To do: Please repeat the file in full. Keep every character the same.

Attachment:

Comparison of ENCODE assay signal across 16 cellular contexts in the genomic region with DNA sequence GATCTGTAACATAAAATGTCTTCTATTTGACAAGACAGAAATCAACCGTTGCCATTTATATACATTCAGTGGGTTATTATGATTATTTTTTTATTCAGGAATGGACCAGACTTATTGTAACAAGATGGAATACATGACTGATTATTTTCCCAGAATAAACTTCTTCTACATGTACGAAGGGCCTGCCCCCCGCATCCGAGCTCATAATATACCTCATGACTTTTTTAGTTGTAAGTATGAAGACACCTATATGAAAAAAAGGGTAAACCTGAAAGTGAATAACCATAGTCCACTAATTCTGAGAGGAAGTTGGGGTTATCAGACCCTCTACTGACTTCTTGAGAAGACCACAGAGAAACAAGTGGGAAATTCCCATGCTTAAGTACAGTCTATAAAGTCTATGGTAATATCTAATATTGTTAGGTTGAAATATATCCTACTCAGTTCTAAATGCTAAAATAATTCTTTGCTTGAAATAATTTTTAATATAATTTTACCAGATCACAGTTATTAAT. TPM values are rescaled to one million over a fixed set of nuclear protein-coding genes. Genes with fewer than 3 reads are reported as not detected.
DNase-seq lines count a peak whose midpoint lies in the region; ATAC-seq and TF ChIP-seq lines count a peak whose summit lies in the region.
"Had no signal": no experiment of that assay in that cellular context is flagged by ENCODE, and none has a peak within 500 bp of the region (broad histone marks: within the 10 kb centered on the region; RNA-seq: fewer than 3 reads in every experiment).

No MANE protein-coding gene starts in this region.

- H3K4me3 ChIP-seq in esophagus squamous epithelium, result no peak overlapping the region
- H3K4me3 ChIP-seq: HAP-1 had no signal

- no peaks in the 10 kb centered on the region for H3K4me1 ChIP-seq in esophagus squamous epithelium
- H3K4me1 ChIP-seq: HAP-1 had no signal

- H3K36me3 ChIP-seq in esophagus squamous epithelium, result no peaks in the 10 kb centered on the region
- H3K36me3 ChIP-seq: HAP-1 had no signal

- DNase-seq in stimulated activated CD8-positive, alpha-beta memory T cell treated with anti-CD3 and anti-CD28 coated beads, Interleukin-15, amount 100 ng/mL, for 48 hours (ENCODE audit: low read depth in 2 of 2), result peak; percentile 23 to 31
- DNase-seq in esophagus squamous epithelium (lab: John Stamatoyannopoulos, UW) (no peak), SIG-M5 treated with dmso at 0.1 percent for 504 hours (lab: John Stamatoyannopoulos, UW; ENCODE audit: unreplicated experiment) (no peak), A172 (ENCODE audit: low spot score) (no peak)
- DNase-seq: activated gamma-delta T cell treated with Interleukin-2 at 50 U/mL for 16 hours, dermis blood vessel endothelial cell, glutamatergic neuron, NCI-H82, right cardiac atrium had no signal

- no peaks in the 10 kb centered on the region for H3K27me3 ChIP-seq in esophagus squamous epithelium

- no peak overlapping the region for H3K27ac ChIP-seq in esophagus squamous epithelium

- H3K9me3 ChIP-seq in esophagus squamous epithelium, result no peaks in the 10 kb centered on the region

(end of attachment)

Comparison of ENCODE assay signal across 16 cellular contexts in the genomic region with DNA sequence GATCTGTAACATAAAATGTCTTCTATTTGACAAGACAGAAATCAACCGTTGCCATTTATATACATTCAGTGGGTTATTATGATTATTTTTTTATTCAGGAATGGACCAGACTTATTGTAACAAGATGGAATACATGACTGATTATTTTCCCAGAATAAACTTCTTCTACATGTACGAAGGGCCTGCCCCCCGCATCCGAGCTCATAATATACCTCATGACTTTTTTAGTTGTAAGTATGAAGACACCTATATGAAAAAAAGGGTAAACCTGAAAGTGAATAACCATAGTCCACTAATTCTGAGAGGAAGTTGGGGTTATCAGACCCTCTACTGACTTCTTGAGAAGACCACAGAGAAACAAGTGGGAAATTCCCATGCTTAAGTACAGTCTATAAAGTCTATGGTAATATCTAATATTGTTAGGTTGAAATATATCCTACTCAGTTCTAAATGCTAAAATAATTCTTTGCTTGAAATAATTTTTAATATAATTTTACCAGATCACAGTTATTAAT. TPM values are rescaled to one million over a fixed set of nuclear protein-coding genes. Genes with fewer than 3 reads are reported as not detected.
DNase-seq lines count a peak whose midpoint lies in the region; ATAC-seq and TF ChIP-seq lines count a peak whose summit lies in the region.
"Had no signal": no experiment of that assay in that cellular context is flagged by ENCODE, and none has a peak within 500 bp of the region (broad histone marks: within the 10 kb centered on the region; RNA-seq: fewer than 3 reads in every experiment).

No MANE protein-coding gene starts in this region.

- H3K4me3 ChIP-seq in esophagus squamous epithelium, result no peak overlapping the region
- H3K4me3 ChIP-seq: HAP-1 had no signal

- no peaks in the 10 kb centered on the region for H3K4me1 ChIP-seq in esophagus squamous epithelium
- H3K4me1 ChIP-seq: HAP-1 had no signal

- H3K36me3 ChIP-seq in esophagus squamous epithelium, result no peaks in the 10 kb centered on the region
- H3K36me3 ChIP-seq: HAP-1 had no signal

- DNase-seq in stimulated activated CD8-positive, alpha-beta memory T cell treated with anti-CD3 and anti-CD28 coated beads, Interleukin-15, amount 100 ng/mL, for 48 hours (ENCODE audit: low read depth in 2 of 2), result peak; percentile 23 to 31
- DNase-seq in esophagus squamous epithelium (lab: John Stamatoyannopoulos, UW) (no peak), SIG-M5 treated with dmso at 0.1 percent for 504 hours (lab: John Stamatoyannopoulos, UW; ENCODE audit: unreplicated experiment) (no peak), A172 (ENCODE audit: low spot score) (no peak)
- DNase-seq: activated gamma-delta T cell treated with Interleukin-2 at 50 U/mL for 16 hours, dermis blood vessel endothelial cell, glutamatergic neuron, NCI-H82, right cardiac atrium had no signal

- no peaks in the 10 kb centered on the region for H3K27me3 ChIP-seq in esophagus squamous epithelium

- no peak overlapping the region for H3K27ac ChIP-seq in esophagus squamous epithelium

- H3K9me3 ChIP-seq in esophagus squamous epithelium, result no peaks in the 10 kb centered on the region